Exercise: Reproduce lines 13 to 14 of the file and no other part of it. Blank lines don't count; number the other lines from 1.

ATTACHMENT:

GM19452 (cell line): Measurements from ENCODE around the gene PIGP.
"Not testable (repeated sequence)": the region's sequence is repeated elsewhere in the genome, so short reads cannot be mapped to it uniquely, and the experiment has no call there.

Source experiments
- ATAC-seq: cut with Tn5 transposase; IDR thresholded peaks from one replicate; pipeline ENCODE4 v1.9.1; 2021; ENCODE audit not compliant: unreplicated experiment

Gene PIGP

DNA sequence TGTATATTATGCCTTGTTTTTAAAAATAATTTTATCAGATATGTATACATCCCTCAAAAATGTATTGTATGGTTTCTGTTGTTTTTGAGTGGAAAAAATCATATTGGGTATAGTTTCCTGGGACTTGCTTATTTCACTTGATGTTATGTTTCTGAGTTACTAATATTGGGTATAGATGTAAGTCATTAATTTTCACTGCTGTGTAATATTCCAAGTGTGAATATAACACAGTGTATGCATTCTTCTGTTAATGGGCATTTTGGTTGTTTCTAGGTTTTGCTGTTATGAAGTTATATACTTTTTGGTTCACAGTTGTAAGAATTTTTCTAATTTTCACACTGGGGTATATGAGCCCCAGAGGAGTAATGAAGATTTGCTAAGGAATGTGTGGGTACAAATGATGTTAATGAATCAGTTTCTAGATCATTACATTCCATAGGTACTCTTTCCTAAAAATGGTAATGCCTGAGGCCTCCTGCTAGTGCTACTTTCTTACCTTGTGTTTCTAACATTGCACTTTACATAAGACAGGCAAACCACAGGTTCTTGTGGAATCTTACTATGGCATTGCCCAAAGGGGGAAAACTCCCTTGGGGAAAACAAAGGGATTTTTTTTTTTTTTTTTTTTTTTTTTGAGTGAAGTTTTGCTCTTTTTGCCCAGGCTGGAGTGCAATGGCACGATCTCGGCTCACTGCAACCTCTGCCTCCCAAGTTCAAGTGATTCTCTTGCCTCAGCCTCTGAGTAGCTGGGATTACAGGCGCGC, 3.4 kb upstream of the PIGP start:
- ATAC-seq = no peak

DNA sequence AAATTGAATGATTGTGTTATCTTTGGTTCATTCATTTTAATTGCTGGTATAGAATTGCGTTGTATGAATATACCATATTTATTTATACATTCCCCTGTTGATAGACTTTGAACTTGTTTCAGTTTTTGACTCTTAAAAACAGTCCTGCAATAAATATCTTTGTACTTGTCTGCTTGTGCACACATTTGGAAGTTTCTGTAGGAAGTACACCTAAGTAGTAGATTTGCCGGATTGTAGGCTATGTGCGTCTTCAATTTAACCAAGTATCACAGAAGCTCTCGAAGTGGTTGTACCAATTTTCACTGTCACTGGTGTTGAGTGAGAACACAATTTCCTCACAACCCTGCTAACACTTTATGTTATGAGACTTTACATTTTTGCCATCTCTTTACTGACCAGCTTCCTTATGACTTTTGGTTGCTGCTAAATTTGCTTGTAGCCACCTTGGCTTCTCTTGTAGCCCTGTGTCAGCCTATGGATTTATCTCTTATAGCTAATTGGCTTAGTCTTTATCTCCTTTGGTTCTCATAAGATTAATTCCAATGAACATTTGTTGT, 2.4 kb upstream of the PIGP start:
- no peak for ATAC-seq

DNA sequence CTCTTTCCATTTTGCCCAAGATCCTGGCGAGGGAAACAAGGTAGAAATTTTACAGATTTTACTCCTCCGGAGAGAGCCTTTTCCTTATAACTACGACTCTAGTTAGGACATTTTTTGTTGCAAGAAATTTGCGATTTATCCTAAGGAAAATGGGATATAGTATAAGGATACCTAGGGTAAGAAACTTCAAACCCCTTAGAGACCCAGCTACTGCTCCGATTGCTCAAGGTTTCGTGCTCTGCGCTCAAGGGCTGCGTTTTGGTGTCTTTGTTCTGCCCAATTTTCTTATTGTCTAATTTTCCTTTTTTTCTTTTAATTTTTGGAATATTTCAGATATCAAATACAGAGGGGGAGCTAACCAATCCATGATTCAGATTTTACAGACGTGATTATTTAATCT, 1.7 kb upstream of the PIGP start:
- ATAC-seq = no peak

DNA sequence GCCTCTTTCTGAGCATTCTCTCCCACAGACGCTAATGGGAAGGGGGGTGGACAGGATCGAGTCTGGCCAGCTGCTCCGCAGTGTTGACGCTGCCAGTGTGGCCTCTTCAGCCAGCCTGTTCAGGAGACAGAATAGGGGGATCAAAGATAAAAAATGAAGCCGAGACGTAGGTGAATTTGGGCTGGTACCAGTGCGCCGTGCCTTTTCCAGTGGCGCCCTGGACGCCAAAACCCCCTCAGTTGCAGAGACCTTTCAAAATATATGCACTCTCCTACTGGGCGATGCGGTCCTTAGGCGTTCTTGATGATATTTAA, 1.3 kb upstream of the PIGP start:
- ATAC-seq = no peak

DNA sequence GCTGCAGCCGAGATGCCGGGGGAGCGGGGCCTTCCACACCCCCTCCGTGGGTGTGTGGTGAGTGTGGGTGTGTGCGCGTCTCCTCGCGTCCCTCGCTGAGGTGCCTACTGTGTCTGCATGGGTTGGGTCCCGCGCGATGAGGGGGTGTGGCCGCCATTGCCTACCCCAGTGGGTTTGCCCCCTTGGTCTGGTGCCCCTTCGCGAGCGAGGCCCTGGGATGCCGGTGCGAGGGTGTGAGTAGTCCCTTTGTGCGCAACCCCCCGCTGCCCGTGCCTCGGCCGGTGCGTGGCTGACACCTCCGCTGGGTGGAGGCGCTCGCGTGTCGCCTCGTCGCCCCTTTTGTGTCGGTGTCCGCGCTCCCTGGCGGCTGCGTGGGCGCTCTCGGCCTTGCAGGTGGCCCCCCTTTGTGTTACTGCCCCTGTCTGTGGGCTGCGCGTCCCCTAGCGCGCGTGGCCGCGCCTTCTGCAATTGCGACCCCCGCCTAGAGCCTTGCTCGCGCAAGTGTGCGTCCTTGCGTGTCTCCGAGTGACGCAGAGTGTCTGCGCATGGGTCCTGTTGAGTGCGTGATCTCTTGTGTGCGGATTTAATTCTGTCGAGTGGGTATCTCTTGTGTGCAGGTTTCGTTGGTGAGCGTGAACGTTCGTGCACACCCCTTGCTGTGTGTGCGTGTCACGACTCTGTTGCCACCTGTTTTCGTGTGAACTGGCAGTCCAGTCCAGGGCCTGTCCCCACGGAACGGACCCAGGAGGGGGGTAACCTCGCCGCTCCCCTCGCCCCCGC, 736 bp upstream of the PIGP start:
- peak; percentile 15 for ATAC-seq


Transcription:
- ATAC-seq = no peak

DNA sequence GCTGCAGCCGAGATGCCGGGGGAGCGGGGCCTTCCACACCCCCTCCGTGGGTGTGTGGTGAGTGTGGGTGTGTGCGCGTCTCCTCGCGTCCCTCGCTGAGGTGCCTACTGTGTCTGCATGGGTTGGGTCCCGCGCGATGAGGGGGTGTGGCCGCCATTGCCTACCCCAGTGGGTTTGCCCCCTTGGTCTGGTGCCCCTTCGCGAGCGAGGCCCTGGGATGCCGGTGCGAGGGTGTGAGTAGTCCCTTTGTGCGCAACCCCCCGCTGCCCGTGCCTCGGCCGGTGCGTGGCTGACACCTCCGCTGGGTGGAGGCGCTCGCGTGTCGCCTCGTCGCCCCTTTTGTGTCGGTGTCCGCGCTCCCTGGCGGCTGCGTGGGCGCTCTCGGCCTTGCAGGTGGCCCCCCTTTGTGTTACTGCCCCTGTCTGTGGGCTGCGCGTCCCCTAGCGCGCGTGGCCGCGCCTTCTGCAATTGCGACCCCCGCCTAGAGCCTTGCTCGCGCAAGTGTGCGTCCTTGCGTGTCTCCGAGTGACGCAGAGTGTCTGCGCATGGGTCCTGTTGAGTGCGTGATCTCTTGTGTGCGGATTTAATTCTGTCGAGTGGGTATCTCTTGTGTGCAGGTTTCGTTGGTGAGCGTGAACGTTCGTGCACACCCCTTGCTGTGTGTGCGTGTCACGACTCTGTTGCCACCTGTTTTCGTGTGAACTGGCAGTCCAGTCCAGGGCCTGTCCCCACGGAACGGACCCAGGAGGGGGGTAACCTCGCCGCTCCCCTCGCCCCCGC, 736 bp upstream of the PIGP start: